Just over two years ago I wrote a post about the pubs of Hadlow; a large village in west Kent close to my home town of Tonbridge. In the article I bemoaned the closure of several of Hadlow’s pubs (three out of six, to be precise), and went on to say that the same thing has been happening all over the country.
Now I’m not saying that this part of Kent is bucking the trend, but over the last couple of years or so we have seen several pubs reopen, after what, in some cases, were quite protracted periods of closure. The fact which binds these pubs together is they are all former Whitbread pubs. This is not entirely surprising, as during the latter half of the 20th Century Whitbread bought up a number of local breweries, including Fremlins of Maidstone, Leney’s of Wateringbury and Kelsey’s of Tunbridge Wells, and in some areas of Kent, held a virtual monopoly on the pubs thereabouts.
Following the 1986 Beer Orders and the major shake-up in the brewing industry which followed, several major players, such as Allied, Bass and Whitbread, left the brewing game altogether. Most of their pubs passed into the hands of pub companies, such as Enterprise, Punch or Admiral. We are all familiar with the story of how these companies borrowed heavily to finance their purchases, and how they eventually ended up totally indebted to the banks.
The Pub Co’s tried to recoup some of this money from their hapless tenants, by charging rents way in excess of anything the likes of Whitbread and the other former brewing companies had been charging, so it is small wonder that many publicans threw in the towel, and decided to quit the trade all together. Two local pubs which fit into this category, were owned by the same husband and wife team. Both had been successful and thriving businesses under Whitbread’s ownership, but three to four years ago, both were forced to close as the owners could just not make ends meet.
The change of ownership revealed another ticking time-bomb because a substantial number of the pubs acquired as a result of the Beer Orders, had been suffering from a lack of maintenance over the years. Many were centuries old and now required major renovation, not just to bring them into the 21st Century but, in some cases to stop them from falling down altogether.
I’m not sure exactly when the rot set in, if you will pardon the pun! I would imagine that a large brewery company, such as Whitbread, with its tied estate management division would at least have carried out some basic maintenance on their pubs. With the cash-strapped Pub Co’s though, there wasn’t the money for even this basic level of maintenance. Stories circulated locally about pubs requiring major structural, or even new roofs. If under the terms of the lease, some of the cost of these works was down to the tenants, this would have been the final straw. The area. therefore witnessed a number of once thriving pubs being closed and boarded up; their fate unknown.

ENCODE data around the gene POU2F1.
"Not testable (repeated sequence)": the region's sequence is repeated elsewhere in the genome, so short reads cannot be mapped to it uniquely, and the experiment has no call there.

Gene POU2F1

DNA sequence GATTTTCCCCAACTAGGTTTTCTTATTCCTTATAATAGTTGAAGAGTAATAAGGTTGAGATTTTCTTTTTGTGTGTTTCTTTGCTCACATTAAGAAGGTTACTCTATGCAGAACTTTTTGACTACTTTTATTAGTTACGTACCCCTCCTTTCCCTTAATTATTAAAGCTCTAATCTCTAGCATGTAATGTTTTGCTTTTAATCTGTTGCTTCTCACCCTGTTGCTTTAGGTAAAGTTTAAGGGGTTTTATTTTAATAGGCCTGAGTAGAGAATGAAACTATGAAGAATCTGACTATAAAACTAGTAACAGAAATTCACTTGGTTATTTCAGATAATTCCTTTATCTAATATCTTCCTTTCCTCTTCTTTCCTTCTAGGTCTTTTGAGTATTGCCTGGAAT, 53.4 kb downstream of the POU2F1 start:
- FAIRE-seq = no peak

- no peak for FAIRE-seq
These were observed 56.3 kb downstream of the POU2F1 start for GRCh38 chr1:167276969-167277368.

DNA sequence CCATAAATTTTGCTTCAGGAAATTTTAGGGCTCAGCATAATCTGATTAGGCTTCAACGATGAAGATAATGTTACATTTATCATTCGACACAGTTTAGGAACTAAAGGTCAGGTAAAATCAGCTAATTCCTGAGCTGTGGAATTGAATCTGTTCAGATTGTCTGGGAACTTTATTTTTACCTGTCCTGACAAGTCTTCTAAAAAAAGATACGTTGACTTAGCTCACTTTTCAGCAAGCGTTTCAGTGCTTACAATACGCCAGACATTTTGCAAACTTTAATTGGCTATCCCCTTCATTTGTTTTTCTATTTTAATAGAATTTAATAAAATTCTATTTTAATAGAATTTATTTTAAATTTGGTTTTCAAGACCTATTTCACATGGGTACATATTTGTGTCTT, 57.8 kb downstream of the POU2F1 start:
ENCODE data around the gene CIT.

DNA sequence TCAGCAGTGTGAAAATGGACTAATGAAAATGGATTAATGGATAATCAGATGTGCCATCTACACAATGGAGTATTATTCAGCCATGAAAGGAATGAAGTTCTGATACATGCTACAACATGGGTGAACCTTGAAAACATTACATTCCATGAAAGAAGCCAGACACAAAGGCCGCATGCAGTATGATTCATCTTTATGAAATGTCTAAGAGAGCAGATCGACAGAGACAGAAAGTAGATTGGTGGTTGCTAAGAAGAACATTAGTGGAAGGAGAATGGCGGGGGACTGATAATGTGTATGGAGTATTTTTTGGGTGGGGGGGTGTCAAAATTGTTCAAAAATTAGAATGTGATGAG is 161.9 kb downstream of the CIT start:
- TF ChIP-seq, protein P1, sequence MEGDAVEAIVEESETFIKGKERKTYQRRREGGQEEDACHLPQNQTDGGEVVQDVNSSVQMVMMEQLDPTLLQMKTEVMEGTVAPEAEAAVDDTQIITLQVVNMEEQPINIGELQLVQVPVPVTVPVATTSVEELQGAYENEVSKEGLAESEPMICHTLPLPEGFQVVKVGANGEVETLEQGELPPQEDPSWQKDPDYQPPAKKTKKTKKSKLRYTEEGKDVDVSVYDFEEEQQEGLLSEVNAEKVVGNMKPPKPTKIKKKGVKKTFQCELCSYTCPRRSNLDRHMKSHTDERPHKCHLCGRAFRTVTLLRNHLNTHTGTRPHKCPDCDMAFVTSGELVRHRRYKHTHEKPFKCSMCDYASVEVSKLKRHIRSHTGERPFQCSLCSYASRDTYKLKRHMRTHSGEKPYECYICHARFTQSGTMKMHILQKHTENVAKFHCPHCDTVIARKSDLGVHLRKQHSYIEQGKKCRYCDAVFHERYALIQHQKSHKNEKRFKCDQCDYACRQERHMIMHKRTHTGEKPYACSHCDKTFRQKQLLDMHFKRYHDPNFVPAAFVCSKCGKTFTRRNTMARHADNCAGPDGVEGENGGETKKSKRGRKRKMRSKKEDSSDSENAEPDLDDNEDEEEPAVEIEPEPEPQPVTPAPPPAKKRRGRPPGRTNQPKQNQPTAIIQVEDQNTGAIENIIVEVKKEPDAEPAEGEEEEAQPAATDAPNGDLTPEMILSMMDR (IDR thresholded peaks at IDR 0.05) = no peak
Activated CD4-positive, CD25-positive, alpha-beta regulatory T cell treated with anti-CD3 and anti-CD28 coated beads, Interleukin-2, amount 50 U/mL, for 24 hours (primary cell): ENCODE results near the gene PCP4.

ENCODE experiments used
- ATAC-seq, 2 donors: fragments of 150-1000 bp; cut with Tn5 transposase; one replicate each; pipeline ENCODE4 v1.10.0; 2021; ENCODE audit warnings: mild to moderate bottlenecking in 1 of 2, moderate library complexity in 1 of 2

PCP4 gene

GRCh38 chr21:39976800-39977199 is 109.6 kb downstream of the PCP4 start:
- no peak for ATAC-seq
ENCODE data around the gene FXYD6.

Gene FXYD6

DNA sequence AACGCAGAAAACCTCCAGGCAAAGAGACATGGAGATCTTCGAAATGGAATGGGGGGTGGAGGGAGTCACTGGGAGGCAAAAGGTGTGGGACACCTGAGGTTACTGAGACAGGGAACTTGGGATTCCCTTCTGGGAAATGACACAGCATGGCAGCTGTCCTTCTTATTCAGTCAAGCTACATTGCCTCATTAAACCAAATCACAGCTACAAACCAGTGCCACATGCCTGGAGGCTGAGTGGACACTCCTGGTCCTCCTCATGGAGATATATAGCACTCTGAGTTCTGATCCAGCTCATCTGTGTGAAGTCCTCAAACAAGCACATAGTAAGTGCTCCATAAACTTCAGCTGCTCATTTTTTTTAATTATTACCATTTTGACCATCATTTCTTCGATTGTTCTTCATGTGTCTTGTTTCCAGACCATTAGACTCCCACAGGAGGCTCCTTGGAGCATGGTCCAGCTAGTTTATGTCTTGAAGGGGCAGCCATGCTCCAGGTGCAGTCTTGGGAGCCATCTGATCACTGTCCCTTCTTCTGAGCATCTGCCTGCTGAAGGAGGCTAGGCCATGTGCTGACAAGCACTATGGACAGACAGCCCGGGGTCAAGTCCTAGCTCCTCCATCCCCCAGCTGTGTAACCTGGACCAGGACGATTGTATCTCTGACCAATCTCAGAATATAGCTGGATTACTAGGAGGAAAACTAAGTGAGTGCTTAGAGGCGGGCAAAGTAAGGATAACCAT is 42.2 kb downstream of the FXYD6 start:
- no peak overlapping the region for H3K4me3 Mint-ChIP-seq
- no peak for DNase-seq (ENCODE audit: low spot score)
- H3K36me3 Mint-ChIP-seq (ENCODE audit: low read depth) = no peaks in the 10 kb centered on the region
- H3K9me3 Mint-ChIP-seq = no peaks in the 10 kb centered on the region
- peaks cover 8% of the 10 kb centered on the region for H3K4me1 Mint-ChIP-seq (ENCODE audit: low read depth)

Fortunately, not all were lost for good. as in some instances a knight in shining armour, with deep pockets and a rugged determination to bring these former locals back to life, came to the rescue. Slowly, and in some cases very slowly, we began to notice building work going on at some of these pubs. Three specific, and quite prominent examples spring to mind; all of them former Whitbread pubs, and all rescued and restored by sympathetic new owners.
In one noteworthy instance, a titled lady living locally, bought the village’s sole remaining pub, paid for some quite major renovation work to be carried out; work which included a new roof, and eventually re-opened it. She installed a carefully-picked management team to run the place and whilst some might say the pub is far more up-market than it once was, at least it is trading again and providing somewhere for the local community to gather and meet.
Another re-opening involved a substantial pub-cum-hotel, situated right in the heart of a popular tourist village, and virtually next door to one of the region’s most treasured and historic houses which dates back to Tudor times. Again the property concerned required substantial renovation work, which led to its closure over a lengthy period, whilst a suitable buyer was sought, and the necessary work was carried out.
A similar situation applied to another historic old inn, a few miles away; a pub which had been owned by the husband and wife partnership I referred to above. This pub too required substantial work to bring it up to modern day standards, and I’m happy to report this has now been completed and the pub is open once more for business.
The common factor which unites the three pubs is their reliance today on the food trade. All are “destination” eating places, and one is also a thriving hotel. Fortunately though, both casual and local drinkers are still made to feel welcome, so whilst they might not be the simple country alehouses they once were, at least they are still serving good beer to accompany the food.
To be continued............................................................................